How healthy is your email list? 2 metrics to check
Tuesday, April 11, 2017
When was the last time you looked at your subscriber list, and I mean really looked at it? Do you know who your real audience is? What's your bounce rate?
It's easy to set your subscriber list and forget it so you can focus on the content — because content is, after all, king. But the foundation of every successful email campaign is a well-maintained subscriber list. A clean email list provides more accurate statistics and improves deliverability rates.
The best part is that it cleaning up your list doesn't take long at all. Here are two things to check for when cleaning your email list.
1. Hard bounces
A quick way to improve your deliverability rates is to weed out the hard bounces. These occur in three ways:
- when your recipient's address was incorrectly typed (email@example.com)
- when the domain name doesn't exist (firstname.lastname@example.org)
- when the recipient is an unknown user (deleted email address)
The number of hard bounces you get per mailing helps determine your sender reputation. Email clients look at this to determine if your email will either land in your recipient's inbox or spam folder.
A good email analytics report will include a list of bounces per mailing. Double-check these addresses for obvious typos. Also, check your email bounceback messages for any change-of-address emails and update those accordingly.
People are usually not aware that they are bouncing email until someone tells them, so email them and let them know. For anyone who doesn't respond, you're likely dealing with a dead email address — remove those. Most email service providers do this for you, but not all do, so make sure any email that hard bounces is removed from your list.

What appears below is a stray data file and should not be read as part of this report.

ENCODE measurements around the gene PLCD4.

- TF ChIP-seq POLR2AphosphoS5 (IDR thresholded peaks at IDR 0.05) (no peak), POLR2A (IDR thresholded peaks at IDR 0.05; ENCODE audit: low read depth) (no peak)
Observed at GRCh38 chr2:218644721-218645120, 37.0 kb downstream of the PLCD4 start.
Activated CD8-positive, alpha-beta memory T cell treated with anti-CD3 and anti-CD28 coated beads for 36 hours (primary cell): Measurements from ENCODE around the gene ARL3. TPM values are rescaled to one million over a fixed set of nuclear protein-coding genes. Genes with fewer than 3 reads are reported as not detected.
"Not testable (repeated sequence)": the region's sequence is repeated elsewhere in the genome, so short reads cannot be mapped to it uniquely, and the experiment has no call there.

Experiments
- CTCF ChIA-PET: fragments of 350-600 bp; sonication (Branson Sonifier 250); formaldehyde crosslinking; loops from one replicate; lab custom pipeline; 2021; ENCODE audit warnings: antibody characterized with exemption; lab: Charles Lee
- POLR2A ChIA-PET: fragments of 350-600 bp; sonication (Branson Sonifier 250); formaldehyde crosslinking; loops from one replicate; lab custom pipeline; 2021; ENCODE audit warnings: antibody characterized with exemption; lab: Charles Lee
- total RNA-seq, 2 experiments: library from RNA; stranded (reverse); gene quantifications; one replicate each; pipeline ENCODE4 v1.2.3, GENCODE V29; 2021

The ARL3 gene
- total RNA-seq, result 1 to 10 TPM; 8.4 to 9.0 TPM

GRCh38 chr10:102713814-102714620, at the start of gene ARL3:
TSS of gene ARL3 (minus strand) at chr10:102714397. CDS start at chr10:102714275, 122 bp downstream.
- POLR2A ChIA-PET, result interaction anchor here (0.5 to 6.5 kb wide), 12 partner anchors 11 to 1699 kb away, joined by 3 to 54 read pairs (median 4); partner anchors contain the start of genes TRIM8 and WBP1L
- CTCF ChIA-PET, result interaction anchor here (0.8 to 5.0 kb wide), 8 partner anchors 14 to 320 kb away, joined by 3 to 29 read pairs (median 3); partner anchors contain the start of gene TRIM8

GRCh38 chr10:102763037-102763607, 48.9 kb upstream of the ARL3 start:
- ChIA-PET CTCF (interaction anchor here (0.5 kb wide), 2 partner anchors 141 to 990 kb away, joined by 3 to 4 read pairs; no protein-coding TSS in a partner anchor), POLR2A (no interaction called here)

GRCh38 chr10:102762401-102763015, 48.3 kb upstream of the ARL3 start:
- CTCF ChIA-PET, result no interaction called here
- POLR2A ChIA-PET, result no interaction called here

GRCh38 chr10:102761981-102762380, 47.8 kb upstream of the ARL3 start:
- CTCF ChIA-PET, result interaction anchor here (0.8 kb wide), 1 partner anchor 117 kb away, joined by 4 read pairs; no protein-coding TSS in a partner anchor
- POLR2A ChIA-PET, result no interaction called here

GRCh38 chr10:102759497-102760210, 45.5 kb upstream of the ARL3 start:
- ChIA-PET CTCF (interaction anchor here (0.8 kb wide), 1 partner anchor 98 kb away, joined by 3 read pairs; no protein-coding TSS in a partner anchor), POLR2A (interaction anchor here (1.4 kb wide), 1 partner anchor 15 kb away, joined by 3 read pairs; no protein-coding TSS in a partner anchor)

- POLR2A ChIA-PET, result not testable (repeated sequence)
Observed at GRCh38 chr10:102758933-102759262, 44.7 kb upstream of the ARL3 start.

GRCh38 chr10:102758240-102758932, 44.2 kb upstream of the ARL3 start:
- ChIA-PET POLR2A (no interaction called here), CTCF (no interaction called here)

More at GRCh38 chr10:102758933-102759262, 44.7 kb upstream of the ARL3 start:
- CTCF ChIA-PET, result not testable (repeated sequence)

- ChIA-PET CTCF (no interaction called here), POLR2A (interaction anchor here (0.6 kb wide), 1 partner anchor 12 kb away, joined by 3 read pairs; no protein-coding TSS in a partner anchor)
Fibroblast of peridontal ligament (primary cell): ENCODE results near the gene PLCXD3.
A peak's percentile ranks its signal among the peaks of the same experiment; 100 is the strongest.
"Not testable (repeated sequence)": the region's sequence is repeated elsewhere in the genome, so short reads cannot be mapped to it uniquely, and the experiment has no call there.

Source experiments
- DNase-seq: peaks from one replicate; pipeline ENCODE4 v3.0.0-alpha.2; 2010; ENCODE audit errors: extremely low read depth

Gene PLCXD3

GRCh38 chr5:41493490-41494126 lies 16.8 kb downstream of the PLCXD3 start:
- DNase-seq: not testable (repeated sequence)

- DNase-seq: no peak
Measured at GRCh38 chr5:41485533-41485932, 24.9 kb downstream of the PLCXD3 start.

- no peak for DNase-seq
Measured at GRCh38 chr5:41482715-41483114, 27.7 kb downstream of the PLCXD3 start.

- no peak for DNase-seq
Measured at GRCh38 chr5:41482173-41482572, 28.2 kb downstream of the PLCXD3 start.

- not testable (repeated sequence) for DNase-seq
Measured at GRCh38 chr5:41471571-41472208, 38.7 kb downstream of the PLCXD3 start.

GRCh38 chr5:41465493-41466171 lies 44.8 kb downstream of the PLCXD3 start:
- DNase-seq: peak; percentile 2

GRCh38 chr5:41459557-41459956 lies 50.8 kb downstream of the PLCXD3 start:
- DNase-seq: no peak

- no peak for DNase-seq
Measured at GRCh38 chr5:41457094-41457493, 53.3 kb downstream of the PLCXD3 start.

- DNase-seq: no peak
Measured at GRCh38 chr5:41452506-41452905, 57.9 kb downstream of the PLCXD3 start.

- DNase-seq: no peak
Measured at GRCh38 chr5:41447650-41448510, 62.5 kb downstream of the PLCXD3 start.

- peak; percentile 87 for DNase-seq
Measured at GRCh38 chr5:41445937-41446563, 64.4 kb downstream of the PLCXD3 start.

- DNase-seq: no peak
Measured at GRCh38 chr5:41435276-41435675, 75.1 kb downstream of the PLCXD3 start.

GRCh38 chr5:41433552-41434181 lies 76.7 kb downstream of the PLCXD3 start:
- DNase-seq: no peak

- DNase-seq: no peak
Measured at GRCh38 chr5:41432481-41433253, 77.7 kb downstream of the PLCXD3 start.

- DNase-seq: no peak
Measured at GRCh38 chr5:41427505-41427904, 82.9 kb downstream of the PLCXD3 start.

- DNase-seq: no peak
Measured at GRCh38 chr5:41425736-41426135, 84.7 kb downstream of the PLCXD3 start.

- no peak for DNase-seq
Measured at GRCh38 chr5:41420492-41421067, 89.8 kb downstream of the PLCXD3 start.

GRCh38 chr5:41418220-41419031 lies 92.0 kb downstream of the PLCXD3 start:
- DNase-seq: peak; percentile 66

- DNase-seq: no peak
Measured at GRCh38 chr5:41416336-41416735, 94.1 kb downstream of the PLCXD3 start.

How many times have you given your email address while checking out online or at expos for that snazzy stress ball only to be sent emails that you don't open and can't be bothered to unsubscribe from? You, my friend, are graymail.
This type of a subscriber is a person who has opted into receiving email, but who doesn't really want it. Anyone who hasn't engaged with your emails in the last 6-12 months should be grouped into this category.
Don't get rid of these addresses just yet!
One way to reel the graymailers back in is to send re-engagement emails to this group. Don't take this step lightly. This may be your last-ditch effort to win them back, so pull out all stops to make this campaign shine. Depending on your business, it could be a special promotion or a survey asking for feedback, or simply a note asking if they're still interested in receiving your emails.
It doesn't hurt to check the history of your subscriber. Have they ever downloaded an e-book or previously signed up for a course? If so, try sending them similar content — it worked for me!
About a year ago, I signed up for an email newsletter for the sole purpose of downloading a digital marketing e-book. I never bothered to unsubscribe after getting the book, but I largely ignored their subsequent emails. Months later, the company sent another email that caught my eye, offering a white paper on a similar topic. In this case, both parties won: I got a new resource and the company converted a graymailer into an active user.
Unfortunately, not all scenarios end like that. If your graymail users still don't bite, then it's time to let them go.
While removing your hard bounces and graymails will most certainly lighten your list, just remember that these addresses are doing more harm than good by hanging around. By removing them, your engagement and deliverability rates will go up, and you'll start to see a more accurate picture of how well your campaigns are performing.
But remember, cleaning your list shouldn't be a one-time deep clean. There isn't an industry standard on how often email lists should be cleaned, but no matter which time frame you decide on, just remember to stick to it.
- 8 exercises for strengthening your business writing
- Writing the letter that gets you more referrals
- 101 bad business buzzwords — and why you should avoid them
- 9 steps to more concise business writing
- You cannot lead until you have their trust
- Step aside, millennials — Here comes Generation Z
- Impressive new smartphone apps in health and medicine
- Privacy tips to help teachers avoid a social media scandal
- New adhesives show promise at preventing braces bracket stains
- Has RICE finally been laid to rest?
- Nuclear standoff with North Korea prompts interest in new weapons
- Why should pharmacies notify physicians about rejections?
- EntrepreNURSE panel aiming to break barriers
See your work in future editions
Your content, Your Expertise,
Your Industry Needs YOUR Expert Voice & We've got the platform you needFind Out How